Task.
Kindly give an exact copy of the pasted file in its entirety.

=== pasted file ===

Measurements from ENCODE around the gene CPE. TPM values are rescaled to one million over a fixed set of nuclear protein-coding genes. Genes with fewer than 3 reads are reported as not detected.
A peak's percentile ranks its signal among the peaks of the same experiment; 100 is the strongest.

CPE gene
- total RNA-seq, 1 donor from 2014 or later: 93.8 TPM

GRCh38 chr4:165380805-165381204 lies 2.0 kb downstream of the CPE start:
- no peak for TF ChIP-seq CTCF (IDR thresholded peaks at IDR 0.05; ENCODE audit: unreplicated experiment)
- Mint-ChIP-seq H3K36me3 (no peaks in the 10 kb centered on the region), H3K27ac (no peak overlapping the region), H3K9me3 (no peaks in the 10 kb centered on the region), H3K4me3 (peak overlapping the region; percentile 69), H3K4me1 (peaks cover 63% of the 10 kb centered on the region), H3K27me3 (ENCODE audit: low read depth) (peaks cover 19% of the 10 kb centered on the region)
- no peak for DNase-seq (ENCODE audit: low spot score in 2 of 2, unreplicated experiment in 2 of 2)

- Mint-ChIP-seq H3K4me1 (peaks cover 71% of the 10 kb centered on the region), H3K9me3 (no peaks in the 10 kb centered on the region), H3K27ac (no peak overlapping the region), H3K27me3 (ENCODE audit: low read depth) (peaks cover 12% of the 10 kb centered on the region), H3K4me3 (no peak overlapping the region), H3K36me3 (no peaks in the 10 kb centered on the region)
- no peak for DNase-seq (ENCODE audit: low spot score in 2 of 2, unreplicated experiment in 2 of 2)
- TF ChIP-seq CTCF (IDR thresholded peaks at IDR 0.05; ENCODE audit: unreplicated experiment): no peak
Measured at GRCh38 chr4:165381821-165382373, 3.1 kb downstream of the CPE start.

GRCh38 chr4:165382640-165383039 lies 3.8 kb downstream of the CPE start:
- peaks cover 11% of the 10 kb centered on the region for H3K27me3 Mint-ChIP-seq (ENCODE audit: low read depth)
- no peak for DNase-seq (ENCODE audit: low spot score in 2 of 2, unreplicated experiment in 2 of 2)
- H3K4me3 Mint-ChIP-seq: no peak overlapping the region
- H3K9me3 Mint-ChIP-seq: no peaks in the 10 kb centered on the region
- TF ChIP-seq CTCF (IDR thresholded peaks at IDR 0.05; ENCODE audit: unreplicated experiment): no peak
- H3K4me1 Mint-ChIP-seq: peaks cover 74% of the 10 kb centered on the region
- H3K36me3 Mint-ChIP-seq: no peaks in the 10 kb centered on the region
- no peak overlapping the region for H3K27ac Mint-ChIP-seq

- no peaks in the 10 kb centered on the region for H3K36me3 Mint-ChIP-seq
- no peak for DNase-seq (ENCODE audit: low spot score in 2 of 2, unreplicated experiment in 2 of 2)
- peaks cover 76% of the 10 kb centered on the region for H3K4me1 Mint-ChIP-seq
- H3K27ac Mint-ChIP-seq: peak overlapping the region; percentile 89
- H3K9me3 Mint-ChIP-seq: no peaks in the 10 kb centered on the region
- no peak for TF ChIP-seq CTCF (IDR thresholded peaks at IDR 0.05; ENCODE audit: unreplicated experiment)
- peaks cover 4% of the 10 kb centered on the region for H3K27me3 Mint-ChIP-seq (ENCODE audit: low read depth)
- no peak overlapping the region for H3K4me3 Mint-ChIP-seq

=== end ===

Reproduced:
Measurements from ENCODE around the gene CPE. TPM values are rescaled to one million over a fixed set of nuclear protein-coding genes. Genes with fewer than 3 reads are reported as not detected.
A peak's percentile ranks its signal among the peaks of the same experiment; 100 is the strongest.

CPE gene
- total RNA-seq, 1 donor from 2014 or later: 93.8 TPM

GRCh38 chr4:165380805-165381204 lies 2.0 kb downstream of the CPE start:
- no peak for TF ChIP-seq CTCF (IDR thresholded peaks at IDR 0.05; ENCODE audit: unreplicated experiment)
- Mint-ChIP-seq H3K36me3 (no peaks in the 10 kb centered on the region), H3K27ac (no peak overlapping the region), H3K9me3 (no peaks in the 10 kb centered on the region), H3K4me3 (peak overlapping the region; percentile 69), H3K4me1 (peaks cover 63% of the 10 kb centered on the region), H3K27me3 (ENCODE audit: low read depth) (peaks cover 19% of the 10 kb centered on the region)
- no peak for DNase-seq (ENCODE audit: low spot score in 2 of 2, unreplicated experiment in 2 of 2)

- Mint-ChIP-seq H3K4me1 (peaks cover 71% of the 10 kb centered on the region), H3K9me3 (no peaks in the 10 kb centered on the region), H3K27ac (no peak overlapping the region), H3K27me3 (ENCODE audit: low read depth) (peaks cover 12% of the 10 kb centered on the region), H3K4me3 (no peak overlapping the region), H3K36me3 (no peaks in the 10 kb centered on the region)
- no peak for DNase-seq (ENCODE audit: low spot score in 2 of 2, unreplicated experiment in 2 of 2)
- TF ChIP-seq CTCF (IDR thresholded peaks at IDR 0.05; ENCODE audit: unreplicated experiment): no peak
Measured at GRCh38 chr4:165381821-165382373, 3.1 kb downstream of the CPE start.

GRCh38 chr4:165382640-165383039 lies 3.8 kb downstream of the CPE start:
- peaks cover 11% of the 10 kb centered on the region for H3K27me3 Mint-ChIP-seq (ENCODE audit: low read depth)
- no peak for DNase-seq (ENCODE audit: low spot score in 2 of 2, unreplicated experiment in 2 of 2)
- H3K4me3 Mint-ChIP-seq: no peak overlapping the region
- H3K9me3 Mint-ChIP-seq: no peaks in the 10 kb centered on the region
- TF ChIP-seq CTCF (IDR thresholded peaks at IDR 0.05; ENCODE audit: unreplicated experiment): no peak
- H3K4me1 Mint-ChIP-seq: peaks cover 74% of the 10 kb centered on the region
- H3K36me3 Mint-ChIP-seq: no peaks in the 10 kb centered on the region
- no peak overlapping the region for H3K27ac Mint-ChIP-seq

- no peaks in the 10 kb centered on the region for H3K36me3 Mint-ChIP-seq
- no peak for DNase-seq (ENCODE audit: low spot score in 2 of 2, unreplicated experiment in 2 of 2)
- peaks cover 76% of the 10 kb centered on the region for H3K4me1 Mint-ChIP-seq
- H3K27ac Mint-ChIP-seq: peak overlapping the region; percentile 89
- H3K9me3 Mint-ChIP-seq: no peaks in the 10 kb centered on the region
- no peak for TF ChIP-seq CTCF (IDR thresholded peaks at IDR 0.05; ENCODE audit: unreplicated experiment)
- peaks cover 4% of the 10 kb centered on the region for H3K27me3 Mint-ChIP-seq (ENCODE audit: low read depth)
- no peak overlapping the region for H3K4me3 Mint-ChIP-seq